- The Washington Times - Monday, March 14, 2005

The press produced three times more negative stories about President Bush than about Sen. John Kerry during the 2004 campaign, says a study released yesterday.

“Criticism that George Bush got worse coverage than John Kerry is supported by the data,” said the District-based Project for Excellence in Journalism, which produced the 617-page study with affiliates from Columbia University and three other schools.

The group analyzed coverage in 16 newspapers, four nightly newscasts, three network morning news shows, nine cable news programs and nine online news sites during a four-week period last year.

The analysis found 36 percent of campaign stories about Mr. Bush were negative and 12 percent were negative for Mr. Kerry. Although 20 percent of the Bush stories were deemed positive, the study found 30 percent of the Kerry stories positive.

“Reporters and editors in national news organizations in particular feel the press has gone too easy on the Bush administration,” the study stated, noting that 55 percent of the national press said Bush coverage was not critical enough.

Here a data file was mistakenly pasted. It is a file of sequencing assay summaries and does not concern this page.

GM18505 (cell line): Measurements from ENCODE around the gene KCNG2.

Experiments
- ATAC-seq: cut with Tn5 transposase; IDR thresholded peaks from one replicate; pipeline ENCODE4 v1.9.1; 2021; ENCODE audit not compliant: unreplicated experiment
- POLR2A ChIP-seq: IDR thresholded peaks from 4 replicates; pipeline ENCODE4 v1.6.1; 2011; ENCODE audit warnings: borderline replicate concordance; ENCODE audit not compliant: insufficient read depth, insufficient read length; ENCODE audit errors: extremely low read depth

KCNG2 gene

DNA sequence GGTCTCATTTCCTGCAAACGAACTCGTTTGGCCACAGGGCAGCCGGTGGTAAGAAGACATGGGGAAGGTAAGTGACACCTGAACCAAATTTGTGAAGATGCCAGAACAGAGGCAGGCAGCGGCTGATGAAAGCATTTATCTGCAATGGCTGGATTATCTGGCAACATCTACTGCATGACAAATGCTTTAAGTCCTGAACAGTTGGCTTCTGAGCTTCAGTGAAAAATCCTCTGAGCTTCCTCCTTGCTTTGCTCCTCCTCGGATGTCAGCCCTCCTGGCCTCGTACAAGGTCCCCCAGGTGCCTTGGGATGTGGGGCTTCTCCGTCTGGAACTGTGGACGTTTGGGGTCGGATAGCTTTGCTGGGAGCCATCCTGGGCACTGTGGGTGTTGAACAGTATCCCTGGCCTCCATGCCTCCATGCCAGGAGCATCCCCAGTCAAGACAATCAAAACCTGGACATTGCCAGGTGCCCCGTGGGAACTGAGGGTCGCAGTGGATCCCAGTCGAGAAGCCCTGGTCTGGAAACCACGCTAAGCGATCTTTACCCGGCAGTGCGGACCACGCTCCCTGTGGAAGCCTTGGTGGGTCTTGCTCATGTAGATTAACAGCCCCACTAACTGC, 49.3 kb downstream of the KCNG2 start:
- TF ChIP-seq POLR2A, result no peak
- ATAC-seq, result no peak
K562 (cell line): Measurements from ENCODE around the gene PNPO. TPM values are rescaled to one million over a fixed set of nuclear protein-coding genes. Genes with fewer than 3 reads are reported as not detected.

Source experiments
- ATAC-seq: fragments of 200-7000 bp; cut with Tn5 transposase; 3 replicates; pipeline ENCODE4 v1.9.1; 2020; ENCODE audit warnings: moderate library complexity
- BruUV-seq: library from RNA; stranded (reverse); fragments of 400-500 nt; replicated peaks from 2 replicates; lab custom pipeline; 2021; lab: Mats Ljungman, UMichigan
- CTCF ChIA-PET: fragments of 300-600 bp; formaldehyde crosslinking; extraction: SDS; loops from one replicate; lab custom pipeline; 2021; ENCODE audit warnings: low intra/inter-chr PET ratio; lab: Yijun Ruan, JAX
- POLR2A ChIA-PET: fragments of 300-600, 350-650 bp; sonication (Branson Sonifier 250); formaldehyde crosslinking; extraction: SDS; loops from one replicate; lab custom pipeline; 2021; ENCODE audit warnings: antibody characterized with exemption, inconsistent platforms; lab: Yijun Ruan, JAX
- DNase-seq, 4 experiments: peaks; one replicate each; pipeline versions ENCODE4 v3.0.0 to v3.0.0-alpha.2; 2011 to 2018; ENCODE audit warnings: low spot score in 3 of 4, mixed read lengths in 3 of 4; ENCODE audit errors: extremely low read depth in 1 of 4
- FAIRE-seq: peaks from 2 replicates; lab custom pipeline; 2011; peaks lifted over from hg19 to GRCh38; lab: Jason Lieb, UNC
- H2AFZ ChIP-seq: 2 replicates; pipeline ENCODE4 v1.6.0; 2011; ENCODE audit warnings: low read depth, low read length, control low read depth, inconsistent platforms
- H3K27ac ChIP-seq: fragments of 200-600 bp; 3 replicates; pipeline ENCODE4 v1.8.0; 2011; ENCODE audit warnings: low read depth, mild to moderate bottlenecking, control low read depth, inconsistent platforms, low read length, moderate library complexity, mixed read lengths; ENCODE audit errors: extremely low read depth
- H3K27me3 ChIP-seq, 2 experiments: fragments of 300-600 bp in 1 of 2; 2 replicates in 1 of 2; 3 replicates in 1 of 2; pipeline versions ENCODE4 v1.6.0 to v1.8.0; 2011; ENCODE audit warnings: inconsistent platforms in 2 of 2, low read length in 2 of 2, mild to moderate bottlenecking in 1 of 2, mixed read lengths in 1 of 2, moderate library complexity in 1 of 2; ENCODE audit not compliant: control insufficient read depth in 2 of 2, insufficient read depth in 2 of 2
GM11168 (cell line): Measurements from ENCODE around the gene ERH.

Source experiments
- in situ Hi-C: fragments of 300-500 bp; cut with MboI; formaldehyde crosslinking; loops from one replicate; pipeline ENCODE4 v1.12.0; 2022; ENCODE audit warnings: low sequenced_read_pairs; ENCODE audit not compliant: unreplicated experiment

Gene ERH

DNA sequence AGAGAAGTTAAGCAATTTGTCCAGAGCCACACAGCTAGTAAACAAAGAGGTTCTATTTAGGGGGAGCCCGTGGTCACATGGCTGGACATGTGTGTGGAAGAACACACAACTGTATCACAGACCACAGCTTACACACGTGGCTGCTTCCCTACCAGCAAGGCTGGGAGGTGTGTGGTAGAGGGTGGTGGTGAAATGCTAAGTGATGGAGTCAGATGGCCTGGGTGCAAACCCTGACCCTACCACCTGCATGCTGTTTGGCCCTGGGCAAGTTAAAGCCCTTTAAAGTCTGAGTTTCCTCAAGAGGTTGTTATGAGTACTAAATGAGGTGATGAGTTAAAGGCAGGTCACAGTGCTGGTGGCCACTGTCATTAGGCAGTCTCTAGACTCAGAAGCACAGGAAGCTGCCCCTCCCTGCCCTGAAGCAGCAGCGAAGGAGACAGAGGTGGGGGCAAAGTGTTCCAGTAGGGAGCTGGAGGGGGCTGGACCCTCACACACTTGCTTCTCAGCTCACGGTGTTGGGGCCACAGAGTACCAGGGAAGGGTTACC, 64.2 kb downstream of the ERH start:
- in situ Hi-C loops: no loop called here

Only 9 percent of print and 8 percent of broadcast journalists called coverage of the Bush administration “too critical.” Among conservative journalists, 53 percent said Bush coverage was too critical; among liberal journalists, the figure was 3 percent.

Among national journalists, 38 percent said they could name an “especially liberal” news organization, while 82 percent said they could name a conservative news group. Fox News Channel led the way, cited by 69 percent of the respondents.

“Most liberals don’t see a liberal point of view,” the analysis found, noting that 24 percent of liberal journalists could name a liberal news outlet but 79 percent could name a conservative one. Among conservative journalists, 68 percent said they could readily name both a liberal and a conservative news group.

The analysis found a “values gap on social issues” between the public and the press: 91 percent of the journalists said belief in God was “not necessary to be moral” while 88 percent said homosexuality should be accepted by society. In the public, those figures were 40 percent and 51 percent, respectively.

“News people — especially national journalists — are more liberal and far less conservative than the general public,” the report said.

Among journalists from national print and broadcast news organizations, 34 percent described themselves as liberals; the figure is 20 percent in the general public. Only 7 percent of the national press say they’re conservative, compared with 33 percent in the public.

Between 1985 and 2004, the study reports, the number of Americans who felt news organizations were politically biased rose from 49 percent to 59 percent.

The complete report can be seen at www.stateofthemedia.org.

Contact Jennifer Harper at jharper@washingtontimes.com or 202/636-3085.



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